Geoffrey S. Young, a radiologist also at Harvard Medical School, is developing Raman methods with similar goals of improving and speeding tissue analysis during brain cancer surgery. He points out, however, that although both optical and mass spec methods seem likely to help increase completeness of tumor removal, they may not improve outcomes significantly for brain cancer patients compared with the current standard of care.

“These are all interesting technologies for imaging the tumor margin and further increasing the completeness of resection,” Young says. “The problem is that once you’ve done that, it’s not clear that you’ve helped the patient that much. You don’t necessarily get that much more overall life expectancy by having slightly more extensive resection. We may need to focus instead on integrating these methods with molecular pathology to improve biopsy guidance and assessment.”

Another group, led by Zoltán Takáts, a mass spectrometrist at Imperial College London, is also using ambient ionization mass spectrometry for surgical applications with other types of cancer. Although he has used several different ambient ionization techniques, Takáts has chosen to focus on rapid evaporative ionization mass spectrometry, or REIMS.

REIMS “needs the least alteration of the surgical setup,” Takáts says. The method harnesses existing electrosurgical tools as ionization sources. “The only change in the surgical setup is that an aspiration line is built into the electrosurgical handpiece,” he says.

Whereas Cooks’s method at this point still requires removal of tissue samples, Takáts’ approach is to use REIMS during cancer surgery, currently on an experimental basis. “We have six instruments being used on a daily basis in three countries,” Takáts says. So far, he and his collaborators have used the technology on approximately 500 patients undergoing cancer surgery.

“We are not allowed to fully rely on the mass spec technology,” Takáts says. “We still have to do histopathology.” But complementary use of the two techniques doesn’t discourage him. “This way we can almost automatically validate our findings,” he says.

The system gives surgical staff two types of feedback, Takáts says. The first is a simple color code for tissue types—red for tumor and green for healthy tissue. The second type of feedback is histological identification. As with Cooks’s method, REIMS identification is based on comparing a tissue’s mass spectrum with a library of spectra from known cancer types. He and his colleagues have used the method for more than 40 tissue types, Takáts says.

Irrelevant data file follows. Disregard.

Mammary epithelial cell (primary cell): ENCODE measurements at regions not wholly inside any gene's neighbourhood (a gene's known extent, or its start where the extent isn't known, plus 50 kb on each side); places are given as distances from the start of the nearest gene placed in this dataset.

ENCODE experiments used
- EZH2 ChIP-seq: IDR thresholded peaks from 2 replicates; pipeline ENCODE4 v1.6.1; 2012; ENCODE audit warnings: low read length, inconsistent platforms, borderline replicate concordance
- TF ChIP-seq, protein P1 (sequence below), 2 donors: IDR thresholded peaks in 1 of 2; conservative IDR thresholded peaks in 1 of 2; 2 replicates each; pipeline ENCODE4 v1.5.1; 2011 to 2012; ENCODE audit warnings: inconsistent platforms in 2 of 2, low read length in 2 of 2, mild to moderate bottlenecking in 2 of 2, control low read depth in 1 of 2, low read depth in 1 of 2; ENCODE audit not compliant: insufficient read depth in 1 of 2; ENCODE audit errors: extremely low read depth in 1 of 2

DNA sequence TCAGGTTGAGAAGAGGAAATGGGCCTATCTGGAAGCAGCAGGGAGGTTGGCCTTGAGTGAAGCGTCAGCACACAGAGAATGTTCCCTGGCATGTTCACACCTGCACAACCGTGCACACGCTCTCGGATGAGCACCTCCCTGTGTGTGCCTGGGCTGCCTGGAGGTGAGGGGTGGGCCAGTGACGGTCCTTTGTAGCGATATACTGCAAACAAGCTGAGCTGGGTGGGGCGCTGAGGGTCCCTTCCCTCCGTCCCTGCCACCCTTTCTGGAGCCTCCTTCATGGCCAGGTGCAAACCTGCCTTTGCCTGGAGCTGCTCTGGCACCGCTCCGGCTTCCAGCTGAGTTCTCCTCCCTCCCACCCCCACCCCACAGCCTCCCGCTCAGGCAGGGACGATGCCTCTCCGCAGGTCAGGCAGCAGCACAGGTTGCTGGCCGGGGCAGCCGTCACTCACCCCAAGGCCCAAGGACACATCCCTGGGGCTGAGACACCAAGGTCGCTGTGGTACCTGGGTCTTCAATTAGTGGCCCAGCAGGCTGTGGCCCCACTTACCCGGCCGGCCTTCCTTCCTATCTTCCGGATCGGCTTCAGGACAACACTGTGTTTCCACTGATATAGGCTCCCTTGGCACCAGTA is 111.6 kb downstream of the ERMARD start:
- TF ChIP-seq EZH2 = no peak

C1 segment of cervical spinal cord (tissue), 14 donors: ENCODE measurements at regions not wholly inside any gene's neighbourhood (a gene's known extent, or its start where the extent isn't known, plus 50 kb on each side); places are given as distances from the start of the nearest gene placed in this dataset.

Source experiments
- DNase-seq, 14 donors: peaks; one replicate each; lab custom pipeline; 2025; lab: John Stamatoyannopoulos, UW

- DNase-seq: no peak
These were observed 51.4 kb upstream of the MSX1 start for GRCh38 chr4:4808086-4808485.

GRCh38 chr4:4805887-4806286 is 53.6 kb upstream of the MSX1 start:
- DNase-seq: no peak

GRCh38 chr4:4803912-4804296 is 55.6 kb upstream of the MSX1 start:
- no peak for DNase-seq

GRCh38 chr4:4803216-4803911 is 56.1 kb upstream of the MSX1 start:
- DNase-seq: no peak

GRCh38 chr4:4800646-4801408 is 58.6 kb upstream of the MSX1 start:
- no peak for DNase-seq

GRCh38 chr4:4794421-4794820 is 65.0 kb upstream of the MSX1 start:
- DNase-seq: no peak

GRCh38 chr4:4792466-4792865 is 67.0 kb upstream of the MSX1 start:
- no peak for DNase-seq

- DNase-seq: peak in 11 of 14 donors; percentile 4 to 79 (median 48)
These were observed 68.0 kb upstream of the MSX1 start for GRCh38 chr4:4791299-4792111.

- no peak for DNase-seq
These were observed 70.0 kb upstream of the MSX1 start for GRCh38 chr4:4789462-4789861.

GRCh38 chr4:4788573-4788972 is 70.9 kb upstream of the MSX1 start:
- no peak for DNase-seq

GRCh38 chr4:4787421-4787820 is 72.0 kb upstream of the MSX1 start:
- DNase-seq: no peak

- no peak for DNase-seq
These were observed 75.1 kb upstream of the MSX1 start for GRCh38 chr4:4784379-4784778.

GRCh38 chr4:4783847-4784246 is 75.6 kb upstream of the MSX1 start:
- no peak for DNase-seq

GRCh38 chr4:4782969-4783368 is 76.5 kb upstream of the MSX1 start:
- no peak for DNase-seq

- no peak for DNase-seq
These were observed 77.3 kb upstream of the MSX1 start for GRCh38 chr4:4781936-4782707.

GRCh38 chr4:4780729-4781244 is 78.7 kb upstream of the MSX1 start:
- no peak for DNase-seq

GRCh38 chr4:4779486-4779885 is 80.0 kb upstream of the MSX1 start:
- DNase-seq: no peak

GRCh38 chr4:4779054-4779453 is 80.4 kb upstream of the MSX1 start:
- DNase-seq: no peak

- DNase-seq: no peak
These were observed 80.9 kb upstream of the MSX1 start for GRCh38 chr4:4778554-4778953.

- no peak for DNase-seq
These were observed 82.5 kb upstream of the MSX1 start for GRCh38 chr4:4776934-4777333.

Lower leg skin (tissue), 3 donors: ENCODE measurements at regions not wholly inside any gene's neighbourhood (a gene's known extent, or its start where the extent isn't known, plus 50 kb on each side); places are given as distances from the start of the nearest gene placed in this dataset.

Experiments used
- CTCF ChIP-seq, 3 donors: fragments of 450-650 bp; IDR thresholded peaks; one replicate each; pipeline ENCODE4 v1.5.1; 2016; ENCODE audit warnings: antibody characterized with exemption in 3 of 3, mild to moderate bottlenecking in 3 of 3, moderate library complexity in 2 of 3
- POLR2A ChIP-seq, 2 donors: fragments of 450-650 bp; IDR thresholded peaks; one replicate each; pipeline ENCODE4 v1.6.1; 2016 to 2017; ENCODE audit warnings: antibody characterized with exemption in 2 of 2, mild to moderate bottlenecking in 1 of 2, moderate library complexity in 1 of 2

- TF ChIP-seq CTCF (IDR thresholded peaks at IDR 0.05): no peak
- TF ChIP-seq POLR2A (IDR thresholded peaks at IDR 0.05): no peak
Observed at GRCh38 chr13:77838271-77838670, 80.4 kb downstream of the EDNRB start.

As part of a goal of achieving appropriate margins, Takáts wants the surgeon to know how close is close enough without having to cut into the tumor itself. “Imagine you have a cutting device in your hand,” Takáts says. “You start moving along the originally planned resection line, but the instrument tells you you’re getting too close to the tumor.” The altered phospholipid distribution around the tumor provides that information. “It looks like we’ll be able to say, ‘You’re getting into the red zone, so stop here.’ ”

Takáts focuses on REIMS in the hope that the ubiquity of electrosurgical tools will lead to widespread adoption of mass spectrometry in the surgical suite. Mass spectrometers could be made available “in any operating theater in the world, ranging from the least developed parts of the world to the most advanced state-of-the-art surgical theaters,” he says.

Neither Cooks nor Takáts is trying to replace pathologists. The researchers are trying to give them a faster tool to replace their stains and microscopes. Cooks says that the methods, which just use mass spectrometers instead of microscopes, “should become the province of pathology.”